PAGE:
Nigeria, as a heterogeneous society, is composed of diverse ethno-religious and social groups who were welded together by the British colonial authorities to pursue common aspirations as one united country. The nation’s diversity ought to have been a great asset and source of strength and vitality. Countries with such diverse ethnic mix like Nigeria have always found it necessary to promote national integration among their different ethnicities.
They pursue policies and programmes that promote inclusiveness and sense of belonging rather than division and segregation. Some of these countries like the United States, Canada and Switzerland even have affirmative clauses in their Constitutions, which are meant to carry everyone along, including minorities.
Coming down to Africa, Rwanda, under Paul Kagame, and Libya, under Muammar Gaddafi, presented good examples of states where deliberate efforts were made at national integration with sterling results, which are there for even the most undiscerning minds to see.
But what do we see in our country today? A nation that held out so much promise and hope at the dawn of independence has, sadly, missed the track and is fast cascading to the edge of the precipice, largely on account of mediocre leadership propelled by primordial considerations and clannish interests.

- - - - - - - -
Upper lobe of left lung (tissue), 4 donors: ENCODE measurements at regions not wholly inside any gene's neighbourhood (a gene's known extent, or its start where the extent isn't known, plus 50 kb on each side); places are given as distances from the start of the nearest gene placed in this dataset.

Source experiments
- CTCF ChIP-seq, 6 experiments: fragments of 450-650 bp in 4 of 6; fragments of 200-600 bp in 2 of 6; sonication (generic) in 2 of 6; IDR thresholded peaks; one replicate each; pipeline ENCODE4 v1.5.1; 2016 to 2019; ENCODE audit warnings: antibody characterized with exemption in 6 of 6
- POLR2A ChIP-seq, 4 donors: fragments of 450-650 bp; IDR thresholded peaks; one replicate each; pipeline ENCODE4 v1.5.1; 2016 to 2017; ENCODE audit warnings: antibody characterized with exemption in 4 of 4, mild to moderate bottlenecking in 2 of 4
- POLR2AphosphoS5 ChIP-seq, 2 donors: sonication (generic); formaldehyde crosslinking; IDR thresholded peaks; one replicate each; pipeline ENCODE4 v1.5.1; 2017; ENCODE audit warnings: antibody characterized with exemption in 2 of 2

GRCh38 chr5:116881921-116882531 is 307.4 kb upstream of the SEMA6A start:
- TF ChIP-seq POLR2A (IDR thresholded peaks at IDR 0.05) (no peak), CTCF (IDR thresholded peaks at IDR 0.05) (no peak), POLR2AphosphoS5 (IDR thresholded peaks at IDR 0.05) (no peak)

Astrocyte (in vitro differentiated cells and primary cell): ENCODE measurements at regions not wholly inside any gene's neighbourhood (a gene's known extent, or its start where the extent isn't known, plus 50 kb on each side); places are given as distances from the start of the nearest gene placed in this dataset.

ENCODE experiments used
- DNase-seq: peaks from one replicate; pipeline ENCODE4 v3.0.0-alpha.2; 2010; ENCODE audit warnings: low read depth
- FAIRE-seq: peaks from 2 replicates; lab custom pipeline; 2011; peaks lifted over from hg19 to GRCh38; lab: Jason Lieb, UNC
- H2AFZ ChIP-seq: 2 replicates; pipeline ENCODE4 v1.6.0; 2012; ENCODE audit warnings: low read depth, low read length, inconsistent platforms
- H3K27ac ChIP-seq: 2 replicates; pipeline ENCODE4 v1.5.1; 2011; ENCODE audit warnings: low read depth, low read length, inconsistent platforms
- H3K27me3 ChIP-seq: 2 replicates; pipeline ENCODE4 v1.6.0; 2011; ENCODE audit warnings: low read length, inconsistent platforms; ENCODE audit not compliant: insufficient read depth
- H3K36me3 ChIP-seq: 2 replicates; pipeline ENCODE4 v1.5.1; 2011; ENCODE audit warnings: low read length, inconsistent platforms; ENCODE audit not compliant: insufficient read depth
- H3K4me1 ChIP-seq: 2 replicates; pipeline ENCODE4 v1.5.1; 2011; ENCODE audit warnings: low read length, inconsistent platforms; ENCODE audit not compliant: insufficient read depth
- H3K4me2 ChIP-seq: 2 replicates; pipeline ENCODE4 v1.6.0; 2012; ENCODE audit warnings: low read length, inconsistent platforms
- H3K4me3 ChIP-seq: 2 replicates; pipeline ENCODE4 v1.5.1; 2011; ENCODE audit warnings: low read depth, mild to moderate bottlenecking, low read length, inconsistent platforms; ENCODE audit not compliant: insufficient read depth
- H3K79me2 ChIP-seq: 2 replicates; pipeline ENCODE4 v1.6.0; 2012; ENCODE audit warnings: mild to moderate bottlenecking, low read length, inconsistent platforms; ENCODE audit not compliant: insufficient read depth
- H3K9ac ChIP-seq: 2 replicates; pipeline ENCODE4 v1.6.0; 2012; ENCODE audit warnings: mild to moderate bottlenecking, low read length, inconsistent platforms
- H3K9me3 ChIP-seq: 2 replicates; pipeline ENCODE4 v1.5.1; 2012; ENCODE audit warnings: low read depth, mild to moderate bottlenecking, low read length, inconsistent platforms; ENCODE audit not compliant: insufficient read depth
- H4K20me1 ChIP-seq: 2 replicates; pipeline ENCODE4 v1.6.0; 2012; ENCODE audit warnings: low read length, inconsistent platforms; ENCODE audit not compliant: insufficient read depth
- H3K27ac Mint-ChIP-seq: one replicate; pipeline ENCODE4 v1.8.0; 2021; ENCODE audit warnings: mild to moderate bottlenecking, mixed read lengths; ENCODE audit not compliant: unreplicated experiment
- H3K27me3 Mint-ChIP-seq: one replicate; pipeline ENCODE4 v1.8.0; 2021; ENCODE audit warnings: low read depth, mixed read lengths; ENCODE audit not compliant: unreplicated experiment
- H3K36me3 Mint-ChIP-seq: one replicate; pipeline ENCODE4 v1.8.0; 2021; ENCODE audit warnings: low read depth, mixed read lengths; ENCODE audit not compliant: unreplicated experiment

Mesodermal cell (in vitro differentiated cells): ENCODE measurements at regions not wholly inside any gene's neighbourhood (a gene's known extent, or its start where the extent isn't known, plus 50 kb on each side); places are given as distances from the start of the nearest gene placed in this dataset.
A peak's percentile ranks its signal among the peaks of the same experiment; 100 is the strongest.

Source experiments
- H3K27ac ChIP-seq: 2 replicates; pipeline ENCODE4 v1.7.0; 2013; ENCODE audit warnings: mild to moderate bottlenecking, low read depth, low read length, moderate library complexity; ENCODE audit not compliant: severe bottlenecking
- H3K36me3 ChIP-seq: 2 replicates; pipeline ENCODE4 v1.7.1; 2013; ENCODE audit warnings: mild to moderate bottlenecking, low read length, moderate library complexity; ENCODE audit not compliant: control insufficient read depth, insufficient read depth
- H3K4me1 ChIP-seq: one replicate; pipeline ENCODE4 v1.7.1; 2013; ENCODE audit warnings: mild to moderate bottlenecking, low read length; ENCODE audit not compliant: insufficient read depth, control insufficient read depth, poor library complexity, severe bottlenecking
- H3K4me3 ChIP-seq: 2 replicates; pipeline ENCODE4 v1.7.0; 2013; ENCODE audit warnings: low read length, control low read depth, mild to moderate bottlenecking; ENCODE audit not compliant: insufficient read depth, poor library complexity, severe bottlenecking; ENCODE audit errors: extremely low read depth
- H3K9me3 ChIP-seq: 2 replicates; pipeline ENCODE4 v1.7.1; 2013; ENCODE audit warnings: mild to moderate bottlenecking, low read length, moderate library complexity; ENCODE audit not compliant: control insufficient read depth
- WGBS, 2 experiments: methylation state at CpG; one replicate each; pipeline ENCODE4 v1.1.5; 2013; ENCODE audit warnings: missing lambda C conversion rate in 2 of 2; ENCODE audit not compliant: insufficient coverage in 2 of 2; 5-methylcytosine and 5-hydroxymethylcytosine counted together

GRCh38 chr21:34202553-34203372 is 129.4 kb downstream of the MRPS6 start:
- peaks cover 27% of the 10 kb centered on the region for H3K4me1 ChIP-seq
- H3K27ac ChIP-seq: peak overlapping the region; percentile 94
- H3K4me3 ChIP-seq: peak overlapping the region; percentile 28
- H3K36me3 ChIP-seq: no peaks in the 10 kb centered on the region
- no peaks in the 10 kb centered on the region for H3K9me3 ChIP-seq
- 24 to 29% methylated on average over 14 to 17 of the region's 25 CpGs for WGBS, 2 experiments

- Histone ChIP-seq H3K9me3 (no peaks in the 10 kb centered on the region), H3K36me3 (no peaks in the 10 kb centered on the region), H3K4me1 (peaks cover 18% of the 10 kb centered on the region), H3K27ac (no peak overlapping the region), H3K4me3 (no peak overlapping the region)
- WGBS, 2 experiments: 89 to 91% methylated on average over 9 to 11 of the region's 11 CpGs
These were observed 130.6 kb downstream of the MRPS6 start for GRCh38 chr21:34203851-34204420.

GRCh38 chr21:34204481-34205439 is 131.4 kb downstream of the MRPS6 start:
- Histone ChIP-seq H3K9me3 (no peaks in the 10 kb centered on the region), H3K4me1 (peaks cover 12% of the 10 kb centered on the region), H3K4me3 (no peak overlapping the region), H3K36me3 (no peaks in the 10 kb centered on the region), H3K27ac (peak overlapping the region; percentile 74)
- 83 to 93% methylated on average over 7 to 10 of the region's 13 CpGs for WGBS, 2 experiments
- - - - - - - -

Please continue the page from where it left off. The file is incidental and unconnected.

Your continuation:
As a multi-cultural and multi-ethnic society, it is important that the country is held together by policies and programmes that promote unity in diversity. It is, therefore, hardly surprising that the British colonial masters guided Nigeria along the federalist path in which all the constituent units were encouraged to pursue a common aspiration while moving according to their own individual paces.
As a heterogeneous and plural society, to what extent has the nation promoted national integration and understanding amongst its diverse people? It is, perhaps, imperative at this juncture to attempt a theoretical definition of the concept of national integration and the role of the media in fostering and advancing it, especially in a complex country like Nigeria.
In a paper he presented at a media colloquium in Enugu in 2019, Dr. Obiora Okonkwo, the proprietor of United Nigeria Airline, defined national integration as “the recognition and awareness of a common identity among citizens of a country, along with deliberate and sustained effort to nurture such an identity in pursuit of national unity.”
Two Nigerian scholars, Dr. Jude Onyeakazi and Dr. Ejike Okoroafor, in a joint paper, entitled, “National Integration in Nigeria: A Philosophical Insight,” see national integration as “mainly the process of bringing the various peoples of different cultural and social background together in a given social context or polity for their collective interests and good.”
Against the foregoing, national integration, in clear terms, means the deliberate forging of understanding and inter-group cooperation among disparate and diverse social entities in a given polity with the ultimate objective of maintaining peaceful coexistence.